Shoot tip necrosis has been attributed to calcium deficiency in in vitro cultures, resulting in death of the stem tip, the loss of apical dominance, and axillary branch development. Using an in vitro shoot culture system with Solanum tuberosum L. cv. Dark Red Norland, we studied the development of injury symptoms at the microscopic and tissue levels at a range of media calcium concentrations varying from 6.8 to 3000 μm. Light and electron microscopic studies revealed that the primary injury due to calcium deficiency was the death and collapse of expanding pith cells below the shoot apex. The structure and organization of the shoot apical meristem was the same when plants were cultured on sufficient or suboptimal media calcium concentrations. However, the apical meristem senesced following subapical shoot tissue collapse. Death of the shoot apical meristem was a secondary effect of calcium deficiency, resulting in loss of apical dominance. Studies with 45Ca indicated that calcium was distributed in a gradient along the shoot, with highest concentration at the base and the lowest at the apex. Shoot tip necrosis developed after 20 days of culture on the suboptimal calcium concentration medium. The development of these symptoms and axillary shoot growth was associated with the lack of calcium accumulation in the shoots. Our results provide evidence that a primary injury of calcium deficiency is localized in the expanding pith cells below the shoot apical meristem and this injury results in the collapse of subapical cells. Death of the shoot apical meristem is a secondary injury resulting from calcium deficiency.
Kevin R. Kosola, Beth Ann A. Workmaster, James S. Busse, and Jeffrey H. Gilman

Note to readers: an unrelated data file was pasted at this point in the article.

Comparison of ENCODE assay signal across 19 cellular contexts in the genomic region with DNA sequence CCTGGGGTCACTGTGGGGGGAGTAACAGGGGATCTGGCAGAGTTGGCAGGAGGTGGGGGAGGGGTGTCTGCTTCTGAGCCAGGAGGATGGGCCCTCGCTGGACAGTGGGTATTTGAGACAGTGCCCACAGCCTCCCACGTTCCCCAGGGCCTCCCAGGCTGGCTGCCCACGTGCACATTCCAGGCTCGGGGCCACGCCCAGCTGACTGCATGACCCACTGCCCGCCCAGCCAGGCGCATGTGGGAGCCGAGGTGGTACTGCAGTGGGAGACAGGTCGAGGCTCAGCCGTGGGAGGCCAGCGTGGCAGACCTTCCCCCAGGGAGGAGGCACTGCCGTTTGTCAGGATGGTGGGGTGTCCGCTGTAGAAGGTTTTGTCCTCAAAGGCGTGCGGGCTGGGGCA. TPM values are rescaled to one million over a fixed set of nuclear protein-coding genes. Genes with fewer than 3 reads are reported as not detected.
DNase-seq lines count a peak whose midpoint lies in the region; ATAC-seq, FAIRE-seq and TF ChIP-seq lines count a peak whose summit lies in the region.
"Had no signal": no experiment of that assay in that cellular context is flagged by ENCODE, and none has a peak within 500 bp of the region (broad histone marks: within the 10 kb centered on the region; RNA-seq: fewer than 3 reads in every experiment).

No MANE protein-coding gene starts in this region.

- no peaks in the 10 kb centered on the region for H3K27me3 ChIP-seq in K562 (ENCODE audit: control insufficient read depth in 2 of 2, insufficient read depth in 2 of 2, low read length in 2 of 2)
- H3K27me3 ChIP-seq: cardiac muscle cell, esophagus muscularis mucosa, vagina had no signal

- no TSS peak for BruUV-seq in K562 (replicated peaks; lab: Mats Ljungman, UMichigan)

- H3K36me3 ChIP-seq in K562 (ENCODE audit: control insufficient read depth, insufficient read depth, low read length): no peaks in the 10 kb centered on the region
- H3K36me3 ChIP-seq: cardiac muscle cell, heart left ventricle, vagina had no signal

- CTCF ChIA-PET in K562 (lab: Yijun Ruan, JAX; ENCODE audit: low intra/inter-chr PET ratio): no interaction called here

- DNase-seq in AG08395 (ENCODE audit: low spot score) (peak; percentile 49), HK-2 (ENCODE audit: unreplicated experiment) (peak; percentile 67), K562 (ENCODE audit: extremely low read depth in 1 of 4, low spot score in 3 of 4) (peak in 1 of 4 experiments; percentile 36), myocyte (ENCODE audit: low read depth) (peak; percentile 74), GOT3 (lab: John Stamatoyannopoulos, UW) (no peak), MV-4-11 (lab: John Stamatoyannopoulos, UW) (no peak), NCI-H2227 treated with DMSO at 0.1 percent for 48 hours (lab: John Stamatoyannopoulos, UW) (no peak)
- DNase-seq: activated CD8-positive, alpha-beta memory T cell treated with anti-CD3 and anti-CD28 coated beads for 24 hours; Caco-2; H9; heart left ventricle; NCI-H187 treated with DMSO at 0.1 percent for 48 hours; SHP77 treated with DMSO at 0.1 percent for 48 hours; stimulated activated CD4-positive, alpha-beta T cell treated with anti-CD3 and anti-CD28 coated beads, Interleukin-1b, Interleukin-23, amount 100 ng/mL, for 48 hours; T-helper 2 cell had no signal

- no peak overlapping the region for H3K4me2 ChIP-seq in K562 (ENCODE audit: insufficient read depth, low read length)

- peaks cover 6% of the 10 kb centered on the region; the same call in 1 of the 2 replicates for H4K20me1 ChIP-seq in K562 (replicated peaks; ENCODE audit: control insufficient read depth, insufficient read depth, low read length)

Air excavation is commonly used to expose structural roots of trees, but its suitability for sampling fine roots for research has not been closely examined. We compared damage and root-diameter class distribution in roots sampled by air excavation with roots sampled by hydropneumatic elutriation of soil cores. We collected samples from six different tree species with a range of fine root diameters: Amur corktree (Phellodendron amurense Rupr.), apple [Malus sylvestris var. domestica (Borkh.) Mansf.], river birch (Betula nigra L.), striped maple (Acer pensylvanicum L.), swamp white oak (Quercus bicolor Willd.), and western redcedar (Thuja plicata D. Don). Root-diameter class distributions for each species were the same for samples collected by either air excavation or by elutriation. Median root diameter was greatest for Amur corktree and western redcedar (≈0.5 mm), intermediate in striped maple and oak, and least in river birch and apple (≈0.2 mm). Root damage was primarily due to loss of root tips. Although species varied in their susceptibility to root damage and whether air excavation caused more damage than elutriation, root diameter was not a good predictor of damage during sampling. Air excavation caused ≈26% greater damage to root samples of river birch and western redcedar than did elutriation. Both sampling methods caused equivalent root damage in all other species. Root anatomy influenced susceptibility to damage during sampling. Epifluorescence microscopy revealed a root hypodermis in all species except Amur corktree and western redcedar. Without the mechanical support of this suberized layer, the cortex of Amur corktree was easily stripped from the stele, leading to extensive damage by both sampling methods. Hydropneumatic root elutriation conferred some protection to roots relative to air excavation (in two of six species); final choice of root sampling method must depend upon the requirements of the individual study and characteristics of the site.